Organizing principles of the brain and perception

One simple but powerful feature of brain organization is that similar functions tend to be located in close spatial proximity. In visual cortex, this manifests as retinotopy, in which adjacent neurons along the cortical surface receive input from adjacent points on the surface of the retina. Our work has demonstrated that retinotopic maps are pervasive throughout the entire visual system, support distinct visual functions, and provide an framework for establishing functional homologies across primates.

Selected publications:
  • Benson N, Jamison KW, Arcaro MJ, Vu A, Glasser MF, Coalson TS, Van Essen D, Yacoub E, Ugurbil K, Winawer J, Kay K. (2018). The HCP 7T Retinotopy: Description and pRF Analysis. Journal of Vision.
  • Arcaro MJ & Livingstone MS (2017). Retinotopic organization of scene areas in the macaque inferior temporal cortex. Journal of Neuroscience.
  • Arcaro MJ, Pinsk MA, Kastner S (2105). The anatomical and functional organization of the human visual pulvinar. Journal of Neuroscience.
  • Arcaro MJ & Kastner S (2015). Topographic organization of areas V3 and V4 and its relation to supra-areal organization of the primate visual system. Visual Neuroscience.
  • Wang L, Mruczek REB, Arcaro MJ, Kastner S (2015). Probabilistic Maps of Visual Topography in Human Cortex. Cerebral Cortex.
  • Arcaro MJ, Pinsk MA, Li X, Kastner S (2011). Visuotopic organization of macaque posterior parietal cortex: An fMRI study. Journal of Neuroscience.
  • Arcaro MJ*, McMains S*, Singer B, Kastner S (2009). Retinotopic organization of human ventral visual cortex. Journal of Neuroscience.



Topographic constraints on development

The anatomical location and functional properties of visual areas are similar across individuals, suggesting an early common program for their development. Our work has demonstrated that the primate brain already comprises a rich topographic representations of sensory space at birth even in brain regions thought to support behaviors that remain immature throughout early postnatal development. We've demonstrated that this organization provides a scaffolding for subsequent functional specialization of brain regions.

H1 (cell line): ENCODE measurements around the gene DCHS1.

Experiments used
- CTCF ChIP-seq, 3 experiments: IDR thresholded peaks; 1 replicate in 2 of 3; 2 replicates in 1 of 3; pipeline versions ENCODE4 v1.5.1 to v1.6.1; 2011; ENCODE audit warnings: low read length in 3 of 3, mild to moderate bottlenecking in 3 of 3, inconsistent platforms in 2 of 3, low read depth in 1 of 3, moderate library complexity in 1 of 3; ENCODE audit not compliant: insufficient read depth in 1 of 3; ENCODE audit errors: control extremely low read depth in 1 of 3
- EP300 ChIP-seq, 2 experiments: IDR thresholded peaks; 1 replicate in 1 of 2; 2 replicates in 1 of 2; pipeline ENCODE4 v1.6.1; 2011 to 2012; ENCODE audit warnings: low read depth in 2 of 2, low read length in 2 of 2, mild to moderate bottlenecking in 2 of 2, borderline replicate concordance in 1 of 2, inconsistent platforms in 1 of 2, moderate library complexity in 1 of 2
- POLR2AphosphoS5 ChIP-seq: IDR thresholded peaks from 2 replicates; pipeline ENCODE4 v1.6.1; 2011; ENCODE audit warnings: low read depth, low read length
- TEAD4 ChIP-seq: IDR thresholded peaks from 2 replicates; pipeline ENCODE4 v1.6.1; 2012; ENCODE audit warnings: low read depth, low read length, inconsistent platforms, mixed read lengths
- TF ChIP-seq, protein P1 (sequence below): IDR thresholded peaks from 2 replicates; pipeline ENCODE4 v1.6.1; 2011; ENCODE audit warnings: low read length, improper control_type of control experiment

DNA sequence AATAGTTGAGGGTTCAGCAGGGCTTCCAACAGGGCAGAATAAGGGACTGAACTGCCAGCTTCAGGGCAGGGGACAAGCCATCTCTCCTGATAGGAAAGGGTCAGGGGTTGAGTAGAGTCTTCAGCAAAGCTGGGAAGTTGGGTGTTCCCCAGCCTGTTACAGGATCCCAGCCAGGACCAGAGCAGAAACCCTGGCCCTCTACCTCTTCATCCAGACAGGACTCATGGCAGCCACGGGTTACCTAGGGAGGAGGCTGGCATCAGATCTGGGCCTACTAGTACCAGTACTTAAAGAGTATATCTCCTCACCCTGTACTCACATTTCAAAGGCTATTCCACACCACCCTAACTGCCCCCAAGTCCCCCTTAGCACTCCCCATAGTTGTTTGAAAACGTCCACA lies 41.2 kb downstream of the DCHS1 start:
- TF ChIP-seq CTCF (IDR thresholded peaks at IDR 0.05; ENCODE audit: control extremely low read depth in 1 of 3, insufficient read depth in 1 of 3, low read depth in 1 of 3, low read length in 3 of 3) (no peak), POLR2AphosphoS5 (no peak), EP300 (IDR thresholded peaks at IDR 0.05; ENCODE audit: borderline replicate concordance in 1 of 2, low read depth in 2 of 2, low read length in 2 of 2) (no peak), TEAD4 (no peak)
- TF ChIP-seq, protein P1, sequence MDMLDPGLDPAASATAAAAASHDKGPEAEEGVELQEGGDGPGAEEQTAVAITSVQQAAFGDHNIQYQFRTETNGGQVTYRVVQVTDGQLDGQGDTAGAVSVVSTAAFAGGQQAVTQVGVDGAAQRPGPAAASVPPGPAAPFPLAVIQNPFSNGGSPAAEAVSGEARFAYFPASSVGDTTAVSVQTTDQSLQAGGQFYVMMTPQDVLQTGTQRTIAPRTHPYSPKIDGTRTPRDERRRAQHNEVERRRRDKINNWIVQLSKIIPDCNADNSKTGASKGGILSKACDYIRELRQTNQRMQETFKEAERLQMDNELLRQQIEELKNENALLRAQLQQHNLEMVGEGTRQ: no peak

Selected publications:
  • Arcaro MJ, Schade PF, Livingstone MS (2019). Body-map proto-organization in newborn macaques. PNAS.
  • Arcaro MJ & Livingstone MS (2017). A hierarchical, retinotopic proto-organization of the primate visual system at birth. eLIFE.
  • Livingstone MS*, Vincent JL*, Arcaro MJ*, Srihasam K, Schade P, Savage T (2017). Development of the macaque face-patch system. Nature Communications.


Experience-driven plasticity: how does the brain change in response to visual input?

Though an impressive architecture is present in the newborn brain, critical specializations typically found in adults are not yet established. For example, we've shown that cortical domains selectively active when an individual sees a face emerge over early postnatal development and are dependent on early visual experience. Future work will be focused on understanding how the brain learns complex and invariant representations from experiencing our environment.

Selected publications:
  • Arcaro MJ, Schade PF, Livingstone MS (2019). Universal mechanisms and the development of the face network: what you see is what you get. Annual Reviews Vision Science.
  • Arcaro MJ*, Schade PF*, Vincent JL, Ponce CR, & Livingstone MS* (2017). Seeing faces is necessary for face-domain formation. Nature Neuroscience.
  • Livingstone MS*, Vincent JL*, Arcaro MJ*, Srihasam K, Schade P, Savage T (2017). Development of the macaque face-patch system. Nature Communications.